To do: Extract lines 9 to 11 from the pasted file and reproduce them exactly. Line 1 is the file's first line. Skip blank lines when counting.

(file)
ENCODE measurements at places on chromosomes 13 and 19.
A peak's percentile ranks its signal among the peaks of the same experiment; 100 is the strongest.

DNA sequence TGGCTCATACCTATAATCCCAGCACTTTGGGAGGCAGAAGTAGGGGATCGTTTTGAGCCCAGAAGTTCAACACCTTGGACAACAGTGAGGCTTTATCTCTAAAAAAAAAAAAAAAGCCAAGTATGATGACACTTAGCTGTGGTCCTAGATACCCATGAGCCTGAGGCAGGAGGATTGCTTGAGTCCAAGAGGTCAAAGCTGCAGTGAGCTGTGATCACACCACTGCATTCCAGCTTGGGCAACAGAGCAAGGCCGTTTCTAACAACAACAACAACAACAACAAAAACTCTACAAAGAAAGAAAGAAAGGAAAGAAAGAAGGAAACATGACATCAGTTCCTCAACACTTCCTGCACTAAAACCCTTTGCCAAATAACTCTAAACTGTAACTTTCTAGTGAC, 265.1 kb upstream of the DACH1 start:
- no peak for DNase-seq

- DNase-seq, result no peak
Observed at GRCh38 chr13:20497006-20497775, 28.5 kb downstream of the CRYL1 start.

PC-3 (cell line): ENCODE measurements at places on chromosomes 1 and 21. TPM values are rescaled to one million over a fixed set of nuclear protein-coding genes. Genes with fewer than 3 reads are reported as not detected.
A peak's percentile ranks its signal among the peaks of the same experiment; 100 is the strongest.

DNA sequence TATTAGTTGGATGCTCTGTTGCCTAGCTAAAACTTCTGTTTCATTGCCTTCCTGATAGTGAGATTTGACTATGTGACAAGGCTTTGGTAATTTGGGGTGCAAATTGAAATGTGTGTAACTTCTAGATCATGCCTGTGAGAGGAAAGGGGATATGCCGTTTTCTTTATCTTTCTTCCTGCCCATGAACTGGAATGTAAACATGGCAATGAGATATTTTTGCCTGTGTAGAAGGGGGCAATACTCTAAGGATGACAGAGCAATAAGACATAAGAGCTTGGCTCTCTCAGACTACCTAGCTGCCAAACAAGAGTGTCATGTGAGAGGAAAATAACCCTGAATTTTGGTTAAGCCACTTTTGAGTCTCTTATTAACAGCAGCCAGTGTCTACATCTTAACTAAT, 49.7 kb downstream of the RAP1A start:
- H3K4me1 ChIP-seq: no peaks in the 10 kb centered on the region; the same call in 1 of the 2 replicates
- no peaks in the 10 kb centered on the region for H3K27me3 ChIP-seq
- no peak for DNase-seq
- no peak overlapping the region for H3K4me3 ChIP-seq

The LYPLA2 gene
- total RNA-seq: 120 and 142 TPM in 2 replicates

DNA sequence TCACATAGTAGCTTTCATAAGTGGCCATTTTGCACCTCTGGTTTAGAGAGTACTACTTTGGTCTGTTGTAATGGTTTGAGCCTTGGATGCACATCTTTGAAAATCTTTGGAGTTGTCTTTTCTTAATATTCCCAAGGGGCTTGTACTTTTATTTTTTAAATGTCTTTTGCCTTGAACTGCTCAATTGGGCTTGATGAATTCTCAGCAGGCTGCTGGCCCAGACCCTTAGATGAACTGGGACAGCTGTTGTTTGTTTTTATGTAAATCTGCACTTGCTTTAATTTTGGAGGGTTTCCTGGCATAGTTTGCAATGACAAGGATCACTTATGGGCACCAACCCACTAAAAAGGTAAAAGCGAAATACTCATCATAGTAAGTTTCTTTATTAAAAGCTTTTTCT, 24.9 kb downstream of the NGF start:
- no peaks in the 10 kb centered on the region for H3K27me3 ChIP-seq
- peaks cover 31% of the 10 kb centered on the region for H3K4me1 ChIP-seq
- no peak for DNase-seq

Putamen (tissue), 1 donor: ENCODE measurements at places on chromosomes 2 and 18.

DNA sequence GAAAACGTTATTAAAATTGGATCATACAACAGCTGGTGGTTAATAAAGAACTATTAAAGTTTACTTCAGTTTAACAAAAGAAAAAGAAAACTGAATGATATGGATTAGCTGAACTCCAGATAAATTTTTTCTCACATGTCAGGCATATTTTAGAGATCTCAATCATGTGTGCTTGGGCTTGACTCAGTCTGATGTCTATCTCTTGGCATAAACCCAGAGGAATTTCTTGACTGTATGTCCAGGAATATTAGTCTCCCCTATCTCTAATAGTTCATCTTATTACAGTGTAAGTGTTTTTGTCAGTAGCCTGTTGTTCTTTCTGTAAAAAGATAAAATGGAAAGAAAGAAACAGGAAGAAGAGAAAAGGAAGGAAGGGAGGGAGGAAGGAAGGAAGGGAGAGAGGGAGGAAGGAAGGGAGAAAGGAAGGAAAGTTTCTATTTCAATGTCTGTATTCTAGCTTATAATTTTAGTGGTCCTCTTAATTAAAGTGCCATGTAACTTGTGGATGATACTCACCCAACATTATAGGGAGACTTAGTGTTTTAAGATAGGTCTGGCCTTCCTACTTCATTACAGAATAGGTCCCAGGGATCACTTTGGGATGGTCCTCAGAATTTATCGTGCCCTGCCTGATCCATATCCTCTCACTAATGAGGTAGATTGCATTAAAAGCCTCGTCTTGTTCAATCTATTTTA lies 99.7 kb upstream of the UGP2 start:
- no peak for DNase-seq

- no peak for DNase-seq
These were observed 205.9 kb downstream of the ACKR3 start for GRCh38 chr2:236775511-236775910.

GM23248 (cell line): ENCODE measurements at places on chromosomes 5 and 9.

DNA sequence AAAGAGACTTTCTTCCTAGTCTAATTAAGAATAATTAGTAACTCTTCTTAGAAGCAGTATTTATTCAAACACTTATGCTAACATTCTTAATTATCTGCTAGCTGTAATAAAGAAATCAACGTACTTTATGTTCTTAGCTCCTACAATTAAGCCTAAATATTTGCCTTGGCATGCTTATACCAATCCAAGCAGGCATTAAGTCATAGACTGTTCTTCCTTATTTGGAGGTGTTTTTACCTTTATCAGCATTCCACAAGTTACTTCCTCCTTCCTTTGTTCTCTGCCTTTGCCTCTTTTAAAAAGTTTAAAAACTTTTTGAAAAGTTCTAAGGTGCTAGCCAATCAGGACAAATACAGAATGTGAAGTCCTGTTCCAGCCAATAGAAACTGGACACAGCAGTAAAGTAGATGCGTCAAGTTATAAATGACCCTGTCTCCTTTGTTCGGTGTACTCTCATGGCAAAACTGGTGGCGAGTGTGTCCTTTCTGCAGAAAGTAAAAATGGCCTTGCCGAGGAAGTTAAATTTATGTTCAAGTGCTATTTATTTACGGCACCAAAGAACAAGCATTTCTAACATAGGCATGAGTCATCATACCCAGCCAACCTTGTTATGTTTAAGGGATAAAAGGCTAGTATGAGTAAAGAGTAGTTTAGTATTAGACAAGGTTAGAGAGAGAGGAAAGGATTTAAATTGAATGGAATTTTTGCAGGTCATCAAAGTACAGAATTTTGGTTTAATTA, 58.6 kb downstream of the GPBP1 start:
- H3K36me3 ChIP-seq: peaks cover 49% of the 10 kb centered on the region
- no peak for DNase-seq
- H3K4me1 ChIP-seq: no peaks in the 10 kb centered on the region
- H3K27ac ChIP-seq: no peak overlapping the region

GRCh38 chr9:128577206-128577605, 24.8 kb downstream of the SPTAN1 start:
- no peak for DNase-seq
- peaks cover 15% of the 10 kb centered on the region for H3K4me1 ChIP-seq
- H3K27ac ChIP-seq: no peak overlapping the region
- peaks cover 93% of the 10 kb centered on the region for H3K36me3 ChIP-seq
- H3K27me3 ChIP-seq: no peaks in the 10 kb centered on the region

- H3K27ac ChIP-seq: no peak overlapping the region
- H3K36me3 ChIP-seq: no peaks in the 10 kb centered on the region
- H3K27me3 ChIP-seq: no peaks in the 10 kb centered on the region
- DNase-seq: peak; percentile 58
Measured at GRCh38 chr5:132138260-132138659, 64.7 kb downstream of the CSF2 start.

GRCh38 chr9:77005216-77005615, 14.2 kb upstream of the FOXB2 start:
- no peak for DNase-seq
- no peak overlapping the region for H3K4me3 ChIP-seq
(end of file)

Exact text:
DNA sequence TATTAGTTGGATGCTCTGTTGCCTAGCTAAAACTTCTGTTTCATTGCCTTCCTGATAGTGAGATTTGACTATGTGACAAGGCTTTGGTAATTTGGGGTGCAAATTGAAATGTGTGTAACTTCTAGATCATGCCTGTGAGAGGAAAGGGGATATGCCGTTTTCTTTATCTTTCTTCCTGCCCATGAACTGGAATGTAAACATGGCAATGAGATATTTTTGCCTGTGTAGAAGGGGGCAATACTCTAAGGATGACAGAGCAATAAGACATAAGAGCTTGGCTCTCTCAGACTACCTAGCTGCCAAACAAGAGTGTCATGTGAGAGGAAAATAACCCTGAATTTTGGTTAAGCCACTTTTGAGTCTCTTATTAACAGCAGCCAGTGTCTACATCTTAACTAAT, 49.7 kb downstream of the RAP1A start:
- H3K4me1 ChIP-seq: no peaks in the 10 kb centered on the region; the same call in 1 of the 2 replicates
- no peaks in the 10 kb centered on the region for H3K27me3 ChIP-seq